Invasive Species

The Ozaukee County Planning and Parks Department (Department) conducts invasive vegetation species inventories within Ozaukee County-owned properties, habitat restoration project areas and within right-of-ways of state, county and federal roads to obtain information on invasive species presence and population. The inventories combine systematic field and GPS data acquisition methods to better understand and enhance the Department’s knowledge of invasive plant locations, population levels, treatment methods and success. The inventory’s objective is to accurately locate invasive species populations within natural areas, determine population levels (e.g. density and coverage), prescribe recommended control/treatment, and reassess population locations and infestation levels after several years of on-the-ground control and management. During invasive vegetation species inventories, Department staff also inventory ash tree populations as part of invasive emerald ash borer detection and management.

Between 2016 – 2019, Ozaukee County Planning and Parks Department staff formally inventoried 252 acres of County Park land and detected 29 invasive vegetation species including: amur maple, autumn olive, black locust, bull thistle, Canada thistle, common buckthorn, common burdock, common comfrey, common tansy, common teasel, cut-leaved teasel, Dame’s rocket, emerald ash borer, garlic mustard, glossy buckthorn, honeysuckle (Lonicera spp.), Japanese barberry, Japanese knotweed, lily of the valley, multiflora rose, narrow-leaved cattail, phragmites, purple crown vetch, purple loosestrife, reed canary grass, snowdrop, white sweet clover, wild parsnip and yellow sweet clover. Inventories are ongoing in conjunction with ongoing management activities.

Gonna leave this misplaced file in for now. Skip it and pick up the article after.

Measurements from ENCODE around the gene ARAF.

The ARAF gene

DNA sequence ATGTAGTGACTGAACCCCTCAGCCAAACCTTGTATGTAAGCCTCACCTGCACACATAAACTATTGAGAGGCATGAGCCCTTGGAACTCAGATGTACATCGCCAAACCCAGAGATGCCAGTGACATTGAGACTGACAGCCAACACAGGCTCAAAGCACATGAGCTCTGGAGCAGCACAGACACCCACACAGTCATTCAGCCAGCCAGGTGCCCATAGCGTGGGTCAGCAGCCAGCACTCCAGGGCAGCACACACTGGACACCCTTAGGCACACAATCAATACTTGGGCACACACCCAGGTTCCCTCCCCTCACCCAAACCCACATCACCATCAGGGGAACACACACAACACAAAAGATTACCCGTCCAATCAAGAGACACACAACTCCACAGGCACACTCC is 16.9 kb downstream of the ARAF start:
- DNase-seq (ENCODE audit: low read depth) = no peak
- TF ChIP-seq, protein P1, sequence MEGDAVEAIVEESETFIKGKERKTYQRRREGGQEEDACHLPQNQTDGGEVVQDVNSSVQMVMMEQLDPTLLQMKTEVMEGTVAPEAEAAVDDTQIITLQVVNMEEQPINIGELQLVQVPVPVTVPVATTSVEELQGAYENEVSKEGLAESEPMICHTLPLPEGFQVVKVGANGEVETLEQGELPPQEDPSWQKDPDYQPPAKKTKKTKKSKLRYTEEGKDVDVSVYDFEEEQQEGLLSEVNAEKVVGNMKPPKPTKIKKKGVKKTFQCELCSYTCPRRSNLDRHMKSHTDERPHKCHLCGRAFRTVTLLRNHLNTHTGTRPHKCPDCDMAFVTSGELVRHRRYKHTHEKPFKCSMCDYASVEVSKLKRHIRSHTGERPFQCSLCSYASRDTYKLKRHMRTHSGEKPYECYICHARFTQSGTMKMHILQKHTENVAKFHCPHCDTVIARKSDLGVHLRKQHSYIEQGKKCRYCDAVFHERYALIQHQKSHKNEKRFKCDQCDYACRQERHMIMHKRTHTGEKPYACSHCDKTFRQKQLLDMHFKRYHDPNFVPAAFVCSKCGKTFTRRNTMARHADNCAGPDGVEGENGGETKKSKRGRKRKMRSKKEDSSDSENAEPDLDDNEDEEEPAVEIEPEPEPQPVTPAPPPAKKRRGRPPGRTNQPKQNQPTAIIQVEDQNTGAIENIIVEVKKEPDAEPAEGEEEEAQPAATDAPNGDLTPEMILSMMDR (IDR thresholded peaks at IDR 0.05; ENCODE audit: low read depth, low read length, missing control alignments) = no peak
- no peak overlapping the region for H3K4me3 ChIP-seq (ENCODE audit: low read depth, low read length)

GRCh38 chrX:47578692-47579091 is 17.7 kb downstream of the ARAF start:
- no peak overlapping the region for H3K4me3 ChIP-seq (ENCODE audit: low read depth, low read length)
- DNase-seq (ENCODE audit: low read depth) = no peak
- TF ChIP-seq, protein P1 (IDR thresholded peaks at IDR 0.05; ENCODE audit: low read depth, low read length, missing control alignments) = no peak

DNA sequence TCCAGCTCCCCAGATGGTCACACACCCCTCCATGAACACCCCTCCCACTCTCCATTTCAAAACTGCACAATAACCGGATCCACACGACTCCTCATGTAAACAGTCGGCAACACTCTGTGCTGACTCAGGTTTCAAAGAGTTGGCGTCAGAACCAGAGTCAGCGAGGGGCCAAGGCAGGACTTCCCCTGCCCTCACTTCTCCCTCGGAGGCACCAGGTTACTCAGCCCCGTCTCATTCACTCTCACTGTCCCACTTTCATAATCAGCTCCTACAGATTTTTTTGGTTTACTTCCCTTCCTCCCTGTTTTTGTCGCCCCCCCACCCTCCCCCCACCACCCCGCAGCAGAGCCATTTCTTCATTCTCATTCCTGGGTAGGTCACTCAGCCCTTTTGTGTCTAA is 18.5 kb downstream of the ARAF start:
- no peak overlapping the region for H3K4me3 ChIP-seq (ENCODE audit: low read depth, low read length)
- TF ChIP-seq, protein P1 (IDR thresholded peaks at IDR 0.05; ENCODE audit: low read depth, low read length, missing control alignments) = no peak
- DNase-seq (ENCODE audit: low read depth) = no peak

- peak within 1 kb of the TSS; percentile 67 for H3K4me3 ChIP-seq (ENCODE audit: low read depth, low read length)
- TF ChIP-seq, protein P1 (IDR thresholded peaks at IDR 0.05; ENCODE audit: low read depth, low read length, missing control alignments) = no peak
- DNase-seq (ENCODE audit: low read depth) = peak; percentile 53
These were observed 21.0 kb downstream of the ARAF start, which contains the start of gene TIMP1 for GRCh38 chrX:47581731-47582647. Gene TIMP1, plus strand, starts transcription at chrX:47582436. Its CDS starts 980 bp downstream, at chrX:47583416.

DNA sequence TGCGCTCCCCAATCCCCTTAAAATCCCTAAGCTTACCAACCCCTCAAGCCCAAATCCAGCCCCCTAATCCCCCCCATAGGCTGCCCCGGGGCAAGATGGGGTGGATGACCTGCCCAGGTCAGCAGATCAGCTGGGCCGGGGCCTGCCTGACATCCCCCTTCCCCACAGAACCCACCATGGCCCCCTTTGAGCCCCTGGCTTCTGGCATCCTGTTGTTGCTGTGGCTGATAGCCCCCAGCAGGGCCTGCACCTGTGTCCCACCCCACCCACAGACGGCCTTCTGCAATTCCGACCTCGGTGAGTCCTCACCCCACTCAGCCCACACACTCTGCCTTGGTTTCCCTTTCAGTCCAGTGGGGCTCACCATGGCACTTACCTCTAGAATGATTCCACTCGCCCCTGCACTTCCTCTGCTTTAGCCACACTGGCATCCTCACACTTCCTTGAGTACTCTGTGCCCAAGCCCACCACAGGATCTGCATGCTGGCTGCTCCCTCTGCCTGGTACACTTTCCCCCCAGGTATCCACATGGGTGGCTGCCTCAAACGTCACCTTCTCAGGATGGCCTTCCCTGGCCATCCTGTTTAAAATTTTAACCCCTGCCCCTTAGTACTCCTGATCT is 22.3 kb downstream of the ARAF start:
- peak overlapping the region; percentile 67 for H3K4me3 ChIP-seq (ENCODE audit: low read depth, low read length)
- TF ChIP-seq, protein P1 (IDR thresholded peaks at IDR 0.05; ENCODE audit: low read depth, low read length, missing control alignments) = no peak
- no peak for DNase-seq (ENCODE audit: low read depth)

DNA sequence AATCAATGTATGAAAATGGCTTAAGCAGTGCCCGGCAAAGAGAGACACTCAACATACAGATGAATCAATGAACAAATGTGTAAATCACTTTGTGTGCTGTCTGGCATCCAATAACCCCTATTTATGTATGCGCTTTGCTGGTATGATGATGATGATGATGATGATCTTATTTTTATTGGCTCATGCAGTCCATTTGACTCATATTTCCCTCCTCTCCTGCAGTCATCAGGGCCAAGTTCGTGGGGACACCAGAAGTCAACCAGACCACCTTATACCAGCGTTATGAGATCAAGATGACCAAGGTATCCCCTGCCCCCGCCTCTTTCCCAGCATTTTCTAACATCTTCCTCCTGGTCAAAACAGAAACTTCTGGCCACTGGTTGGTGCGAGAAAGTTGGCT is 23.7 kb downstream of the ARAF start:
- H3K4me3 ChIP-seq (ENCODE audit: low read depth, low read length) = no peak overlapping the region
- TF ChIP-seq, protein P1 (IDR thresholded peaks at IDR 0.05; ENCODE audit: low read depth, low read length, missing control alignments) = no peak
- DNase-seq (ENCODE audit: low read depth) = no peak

In 2019, Ozaukee County Planning and Parks Department staff also conducted surveys along the right-of-ways (ROW) of all private, local, state, county and federal roads within Ozaukee County for invasive teasel, Japanese knotweed, phragmites and wild parsnip to add to and update an existing database managed by the Southeastern Wisconsin Invasive Species Consortium, Inc (SEWISC). 

Why You Should Care

If you enjoy being out on the water, hiking in the woods, or enjoying the native wildlife outside; you should be concerned about these "biological bullies". These nonnative species out compete our native species for food, water, and light. This imbalance in the ecosystem can permanently alter the future viability of our native plants and animals.

Types of Invasive Species


  • Curly-Leaf Pondweed
  • Eurasian Water Milfoil
  • Quagga Mussels
  • Round Goby
  • Rusty Crayfish
  • Sea lamprey
  • Zebra Mussels


  • Asian Lady Beetle
  • Buckthorn
  • Emerald Ash Borer
  • Garlic Mustard
  • Gypsy Moth
  • Spotted Knapweed


  • Crown Vetch
  • Japanese Knotweed
  • Phragmites Australis
  • Purple Loosestrife
  • Reed Canary Grass
  • Wild Parsnip